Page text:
A document detailing the company’s values and ideals, which employees are expected to adopt and implement when carrying out their work
Type of code Informational, based around specific actions General, based around ethical concerns
Scope of code Narrow scope with focus on identified regulatory risks Wide scope, relating to ethical concerns that
affect the entire working life
Document length Shorter, detailing key values and purpose Longer, detailing
multiple compliance concerns
Disclosure More likely to be for employees only Public disclosure
showing ethical endeavours
Focus Rules and relevant compliance risks  Values of employees and behaviour


5. FAQs

5.1 Can I combine my company’s code of conduct and code of ethics?

Many companies do combine their codes of conduct and ethics into one document, as this makes it easier for employees to read and digest the information without the confusion of having two separate policies to recall. These two documents complement each other, which means that it makes sense for some companies to publish them together. One example is Euronext.

5.2 How are the code of ethics and code of conduct similar?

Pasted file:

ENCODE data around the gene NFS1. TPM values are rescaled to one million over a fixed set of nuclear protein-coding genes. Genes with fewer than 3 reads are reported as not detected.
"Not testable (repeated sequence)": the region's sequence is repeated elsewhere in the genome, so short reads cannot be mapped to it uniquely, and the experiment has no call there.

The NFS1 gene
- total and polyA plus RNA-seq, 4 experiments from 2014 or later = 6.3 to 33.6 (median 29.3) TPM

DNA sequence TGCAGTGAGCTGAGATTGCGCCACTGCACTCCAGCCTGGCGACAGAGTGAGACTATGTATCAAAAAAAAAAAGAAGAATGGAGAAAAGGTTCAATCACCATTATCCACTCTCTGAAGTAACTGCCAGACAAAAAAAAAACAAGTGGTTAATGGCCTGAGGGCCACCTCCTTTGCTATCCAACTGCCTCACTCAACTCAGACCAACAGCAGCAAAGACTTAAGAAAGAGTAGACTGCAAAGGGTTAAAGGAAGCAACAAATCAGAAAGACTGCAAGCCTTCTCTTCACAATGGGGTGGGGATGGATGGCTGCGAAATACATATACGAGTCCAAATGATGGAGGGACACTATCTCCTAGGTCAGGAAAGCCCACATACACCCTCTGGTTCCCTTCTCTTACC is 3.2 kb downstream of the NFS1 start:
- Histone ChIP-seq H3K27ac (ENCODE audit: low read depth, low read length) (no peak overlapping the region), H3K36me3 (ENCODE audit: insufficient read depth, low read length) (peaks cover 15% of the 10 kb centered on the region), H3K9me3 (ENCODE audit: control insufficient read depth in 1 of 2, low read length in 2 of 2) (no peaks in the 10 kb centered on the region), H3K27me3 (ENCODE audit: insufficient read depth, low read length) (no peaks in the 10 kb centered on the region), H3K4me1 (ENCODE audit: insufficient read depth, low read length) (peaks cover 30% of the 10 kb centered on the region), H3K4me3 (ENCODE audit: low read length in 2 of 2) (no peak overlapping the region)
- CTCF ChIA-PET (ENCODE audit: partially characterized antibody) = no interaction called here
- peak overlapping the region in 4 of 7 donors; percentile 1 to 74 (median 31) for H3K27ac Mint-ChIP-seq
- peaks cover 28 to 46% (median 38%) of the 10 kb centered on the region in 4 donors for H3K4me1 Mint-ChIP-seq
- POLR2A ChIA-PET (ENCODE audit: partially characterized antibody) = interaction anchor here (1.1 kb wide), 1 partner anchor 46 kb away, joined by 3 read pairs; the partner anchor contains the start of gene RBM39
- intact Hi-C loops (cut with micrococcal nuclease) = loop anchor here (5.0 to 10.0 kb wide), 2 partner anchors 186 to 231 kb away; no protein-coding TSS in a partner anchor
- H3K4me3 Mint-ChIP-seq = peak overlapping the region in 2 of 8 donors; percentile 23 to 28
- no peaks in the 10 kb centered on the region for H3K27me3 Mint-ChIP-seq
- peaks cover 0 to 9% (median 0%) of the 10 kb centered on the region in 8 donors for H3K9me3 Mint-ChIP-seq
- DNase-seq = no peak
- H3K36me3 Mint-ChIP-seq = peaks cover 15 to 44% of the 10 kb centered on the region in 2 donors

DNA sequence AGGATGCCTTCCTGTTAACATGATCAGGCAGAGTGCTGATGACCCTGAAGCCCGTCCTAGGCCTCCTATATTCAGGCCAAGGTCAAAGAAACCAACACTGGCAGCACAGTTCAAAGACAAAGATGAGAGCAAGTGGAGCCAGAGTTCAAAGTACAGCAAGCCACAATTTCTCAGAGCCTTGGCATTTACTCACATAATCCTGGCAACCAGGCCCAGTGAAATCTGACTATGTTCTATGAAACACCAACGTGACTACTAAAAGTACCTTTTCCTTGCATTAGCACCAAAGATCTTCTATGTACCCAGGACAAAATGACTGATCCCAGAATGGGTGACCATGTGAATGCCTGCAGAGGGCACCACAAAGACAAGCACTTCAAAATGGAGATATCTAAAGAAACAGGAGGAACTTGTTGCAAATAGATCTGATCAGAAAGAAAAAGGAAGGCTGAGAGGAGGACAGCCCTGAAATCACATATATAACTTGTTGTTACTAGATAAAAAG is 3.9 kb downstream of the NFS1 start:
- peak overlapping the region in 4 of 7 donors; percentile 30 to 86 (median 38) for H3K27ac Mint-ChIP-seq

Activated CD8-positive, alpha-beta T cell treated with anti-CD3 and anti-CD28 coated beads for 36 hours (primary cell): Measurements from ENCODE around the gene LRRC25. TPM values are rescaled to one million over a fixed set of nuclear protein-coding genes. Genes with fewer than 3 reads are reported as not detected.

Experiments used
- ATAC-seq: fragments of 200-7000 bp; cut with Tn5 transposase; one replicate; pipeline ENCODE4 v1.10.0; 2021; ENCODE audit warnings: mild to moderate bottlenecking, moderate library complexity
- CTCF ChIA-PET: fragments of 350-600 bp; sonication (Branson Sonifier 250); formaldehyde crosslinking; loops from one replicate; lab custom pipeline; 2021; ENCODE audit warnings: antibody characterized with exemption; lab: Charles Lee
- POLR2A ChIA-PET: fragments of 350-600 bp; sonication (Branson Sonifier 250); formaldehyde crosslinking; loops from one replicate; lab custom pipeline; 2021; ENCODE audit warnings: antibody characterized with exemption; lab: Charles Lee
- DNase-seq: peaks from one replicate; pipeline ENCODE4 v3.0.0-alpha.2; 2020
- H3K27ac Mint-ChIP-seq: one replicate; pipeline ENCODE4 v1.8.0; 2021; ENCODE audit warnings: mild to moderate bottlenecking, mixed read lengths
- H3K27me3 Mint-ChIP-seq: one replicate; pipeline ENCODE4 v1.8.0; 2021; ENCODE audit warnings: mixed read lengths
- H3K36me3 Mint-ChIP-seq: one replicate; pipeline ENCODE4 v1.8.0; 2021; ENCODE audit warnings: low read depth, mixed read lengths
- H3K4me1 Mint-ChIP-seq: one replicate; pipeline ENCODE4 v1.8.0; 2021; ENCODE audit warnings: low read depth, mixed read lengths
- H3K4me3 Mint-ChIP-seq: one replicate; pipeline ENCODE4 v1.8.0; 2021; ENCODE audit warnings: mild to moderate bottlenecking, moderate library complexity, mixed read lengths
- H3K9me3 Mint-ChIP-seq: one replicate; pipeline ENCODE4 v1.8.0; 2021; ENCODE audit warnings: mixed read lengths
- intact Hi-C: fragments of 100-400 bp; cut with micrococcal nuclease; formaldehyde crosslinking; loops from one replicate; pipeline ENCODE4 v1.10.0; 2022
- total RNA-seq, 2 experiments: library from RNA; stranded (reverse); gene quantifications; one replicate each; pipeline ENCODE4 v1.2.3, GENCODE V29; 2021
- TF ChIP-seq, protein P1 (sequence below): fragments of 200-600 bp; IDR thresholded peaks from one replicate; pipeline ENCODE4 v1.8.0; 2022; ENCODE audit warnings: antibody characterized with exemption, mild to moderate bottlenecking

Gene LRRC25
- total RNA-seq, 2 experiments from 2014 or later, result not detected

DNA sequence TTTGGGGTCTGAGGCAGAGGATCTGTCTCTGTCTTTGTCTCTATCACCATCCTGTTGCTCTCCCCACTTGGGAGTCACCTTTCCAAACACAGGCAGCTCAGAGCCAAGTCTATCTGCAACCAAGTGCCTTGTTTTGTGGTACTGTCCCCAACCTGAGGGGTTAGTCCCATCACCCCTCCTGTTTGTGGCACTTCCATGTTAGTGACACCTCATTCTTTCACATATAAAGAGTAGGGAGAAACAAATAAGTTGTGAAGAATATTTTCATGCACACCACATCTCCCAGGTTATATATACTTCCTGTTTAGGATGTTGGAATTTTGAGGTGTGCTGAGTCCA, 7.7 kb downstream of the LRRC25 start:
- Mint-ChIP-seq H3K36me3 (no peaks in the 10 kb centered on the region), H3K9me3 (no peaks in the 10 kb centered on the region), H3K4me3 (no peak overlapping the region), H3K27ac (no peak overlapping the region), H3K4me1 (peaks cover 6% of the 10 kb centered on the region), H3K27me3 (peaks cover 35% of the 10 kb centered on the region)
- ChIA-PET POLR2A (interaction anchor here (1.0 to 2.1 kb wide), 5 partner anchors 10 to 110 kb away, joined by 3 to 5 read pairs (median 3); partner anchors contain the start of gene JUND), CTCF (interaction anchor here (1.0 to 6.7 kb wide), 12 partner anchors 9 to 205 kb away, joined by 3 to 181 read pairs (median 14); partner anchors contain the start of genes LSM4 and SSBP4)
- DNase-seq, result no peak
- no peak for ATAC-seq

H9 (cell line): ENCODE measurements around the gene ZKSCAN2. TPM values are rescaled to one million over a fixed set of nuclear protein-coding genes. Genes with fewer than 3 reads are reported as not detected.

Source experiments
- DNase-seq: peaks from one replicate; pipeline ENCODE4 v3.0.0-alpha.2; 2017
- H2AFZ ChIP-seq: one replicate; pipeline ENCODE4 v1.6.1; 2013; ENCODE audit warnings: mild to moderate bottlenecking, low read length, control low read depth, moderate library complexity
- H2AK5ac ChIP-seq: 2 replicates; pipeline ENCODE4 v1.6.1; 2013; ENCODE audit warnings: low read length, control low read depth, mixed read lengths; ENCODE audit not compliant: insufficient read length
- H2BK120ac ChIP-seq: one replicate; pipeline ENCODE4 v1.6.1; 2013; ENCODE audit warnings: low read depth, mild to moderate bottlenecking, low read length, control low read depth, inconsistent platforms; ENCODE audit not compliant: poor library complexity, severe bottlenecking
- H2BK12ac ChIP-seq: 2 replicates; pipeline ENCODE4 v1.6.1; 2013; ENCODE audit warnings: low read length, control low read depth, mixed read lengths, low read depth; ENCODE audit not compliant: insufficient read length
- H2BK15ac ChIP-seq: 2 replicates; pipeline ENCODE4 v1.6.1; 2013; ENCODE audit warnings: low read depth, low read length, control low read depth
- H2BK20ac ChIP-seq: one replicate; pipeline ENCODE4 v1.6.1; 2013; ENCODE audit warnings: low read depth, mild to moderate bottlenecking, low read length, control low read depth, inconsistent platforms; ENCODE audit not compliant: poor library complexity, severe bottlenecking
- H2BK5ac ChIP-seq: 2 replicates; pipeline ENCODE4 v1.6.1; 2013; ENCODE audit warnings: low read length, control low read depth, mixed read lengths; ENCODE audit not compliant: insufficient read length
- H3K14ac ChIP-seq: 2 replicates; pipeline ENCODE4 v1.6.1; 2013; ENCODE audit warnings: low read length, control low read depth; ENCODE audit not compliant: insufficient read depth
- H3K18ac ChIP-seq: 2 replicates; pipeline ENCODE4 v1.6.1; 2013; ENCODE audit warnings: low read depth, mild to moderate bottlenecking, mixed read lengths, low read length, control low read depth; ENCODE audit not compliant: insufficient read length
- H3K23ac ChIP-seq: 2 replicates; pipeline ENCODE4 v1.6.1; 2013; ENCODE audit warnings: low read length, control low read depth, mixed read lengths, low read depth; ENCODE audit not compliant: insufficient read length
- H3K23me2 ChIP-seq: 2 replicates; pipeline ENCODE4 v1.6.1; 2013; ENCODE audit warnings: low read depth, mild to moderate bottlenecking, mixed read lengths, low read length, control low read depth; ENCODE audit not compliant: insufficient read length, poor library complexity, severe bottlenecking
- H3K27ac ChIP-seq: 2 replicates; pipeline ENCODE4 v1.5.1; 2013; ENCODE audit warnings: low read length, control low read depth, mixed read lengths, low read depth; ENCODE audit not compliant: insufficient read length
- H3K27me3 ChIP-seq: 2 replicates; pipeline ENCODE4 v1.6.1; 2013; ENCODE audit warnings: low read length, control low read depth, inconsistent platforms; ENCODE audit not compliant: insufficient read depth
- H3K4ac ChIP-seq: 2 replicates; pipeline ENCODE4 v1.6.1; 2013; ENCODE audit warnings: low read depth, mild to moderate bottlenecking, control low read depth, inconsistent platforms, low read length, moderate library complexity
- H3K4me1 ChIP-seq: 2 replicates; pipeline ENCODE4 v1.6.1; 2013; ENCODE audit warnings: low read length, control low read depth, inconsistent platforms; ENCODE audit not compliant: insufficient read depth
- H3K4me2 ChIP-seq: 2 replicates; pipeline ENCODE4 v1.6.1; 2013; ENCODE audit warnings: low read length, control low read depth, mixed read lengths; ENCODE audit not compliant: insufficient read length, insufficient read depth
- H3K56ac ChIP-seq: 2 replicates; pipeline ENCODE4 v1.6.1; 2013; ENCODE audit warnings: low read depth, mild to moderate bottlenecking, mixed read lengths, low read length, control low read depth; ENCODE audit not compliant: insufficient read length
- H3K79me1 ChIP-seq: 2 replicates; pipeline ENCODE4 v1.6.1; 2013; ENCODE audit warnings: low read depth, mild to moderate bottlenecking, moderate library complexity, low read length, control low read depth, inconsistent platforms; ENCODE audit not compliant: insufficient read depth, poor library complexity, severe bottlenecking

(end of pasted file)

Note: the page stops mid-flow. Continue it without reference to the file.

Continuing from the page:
Codes of ethics and conduct are aimed at similar audiences in terms of those who are required to act on the content within. This is generally internal stakeholders, such as employees and leadership figures. Both documents also relate to behaviour, albeit from different angles. 

5.3 Do small businesses need these two documents?

Businesses of all sizes require codes of conduct and ethics, as they are effective ways of guiding employee behaviour in a compliant and ethical direction. Even if your risk level is low, it is a good idea to set out your expectations, however many staff you have, so that business is carried out in the right manner.

6. Conclusion

There are many differences between a code of conduct and a code of ethics, and it is important to cover both in your communications with internal stakeholders. Laying out the specific compliance risks along with the values by which you require your employees to live when they are at work creates the sort of company culture to ensure your business stays on the right track. 

To help employees exercise their commitment to a speak-up culture, IntegrityLog provides a GDPR-compliant reporting channel for whistleblowers that allows you to investigate wrongdoing and unethical behaviour in the workplace. Request a demo of IntegrityLog right now to find out how it can help your business.

7. References and Further Reading